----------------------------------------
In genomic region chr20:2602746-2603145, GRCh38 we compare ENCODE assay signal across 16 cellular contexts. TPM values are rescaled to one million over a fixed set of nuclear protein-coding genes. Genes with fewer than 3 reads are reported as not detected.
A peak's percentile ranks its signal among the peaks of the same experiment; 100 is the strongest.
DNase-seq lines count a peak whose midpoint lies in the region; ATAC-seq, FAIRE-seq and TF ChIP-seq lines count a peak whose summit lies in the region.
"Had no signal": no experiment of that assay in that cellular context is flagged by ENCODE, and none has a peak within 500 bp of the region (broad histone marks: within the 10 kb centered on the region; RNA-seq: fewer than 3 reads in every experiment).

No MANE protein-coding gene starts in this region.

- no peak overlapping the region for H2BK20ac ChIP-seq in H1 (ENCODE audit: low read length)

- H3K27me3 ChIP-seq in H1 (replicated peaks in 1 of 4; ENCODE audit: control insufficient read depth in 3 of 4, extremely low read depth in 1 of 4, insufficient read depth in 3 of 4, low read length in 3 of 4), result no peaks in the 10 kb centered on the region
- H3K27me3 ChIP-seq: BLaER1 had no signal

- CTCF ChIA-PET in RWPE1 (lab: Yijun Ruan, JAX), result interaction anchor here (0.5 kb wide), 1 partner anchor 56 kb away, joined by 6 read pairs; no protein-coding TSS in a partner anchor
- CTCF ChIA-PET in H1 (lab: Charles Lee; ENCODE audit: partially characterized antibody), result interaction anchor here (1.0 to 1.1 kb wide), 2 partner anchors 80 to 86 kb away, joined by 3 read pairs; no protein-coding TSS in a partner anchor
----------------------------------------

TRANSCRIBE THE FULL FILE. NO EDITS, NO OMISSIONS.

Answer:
In genomic region chr20:2602746-2603145, GRCh38 we compare ENCODE assay signal across 16 cellular contexts. TPM values are rescaled to one million over a fixed set of nuclear protein-coding genes. Genes with fewer than 3 reads are reported as not detected.
A peak's percentile ranks its signal among the peaks of the same experiment; 100 is the strongest.
DNase-seq lines count a peak whose midpoint lies in the region; ATAC-seq, FAIRE-seq and TF ChIP-seq lines count a peak whose summit lies in the region.
"Had no signal": no experiment of that assay in that cellular context is flagged by ENCODE, and none has a peak within 500 bp of the region (broad histone marks: within the 10 kb centered on the region; RNA-seq: fewer than 3 reads in every experiment).

No MANE protein-coding gene starts in this region.

- no peak overlapping the region for H2BK20ac ChIP-seq in H1 (ENCODE audit: low read length)

- H3K27me3 ChIP-seq in H1 (replicated peaks in 1 of 4; ENCODE audit: control insufficient read depth in 3 of 4, extremely low read depth in 1 of 4, insufficient read depth in 3 of 4, low read length in 3 of 4), result no peaks in the 10 kb centered on the region
- H3K27me3 ChIP-seq: BLaER1 had no signal

- CTCF ChIA-PET in RWPE1 (lab: Yijun Ruan, JAX), result interaction anchor here (0.5 kb wide), 1 partner anchor 56 kb away, joined by 6 read pairs; no protein-coding TSS in a partner anchor
- CTCF ChIA-PET in H1 (lab: Charles Lee; ENCODE audit: partially characterized antibody), result interaction anchor here (1.0 to 1.1 kb wide), 2 partner anchors 80 to 86 kb away, joined by 3 read pairs; no protein-coding TSS in a partner anchor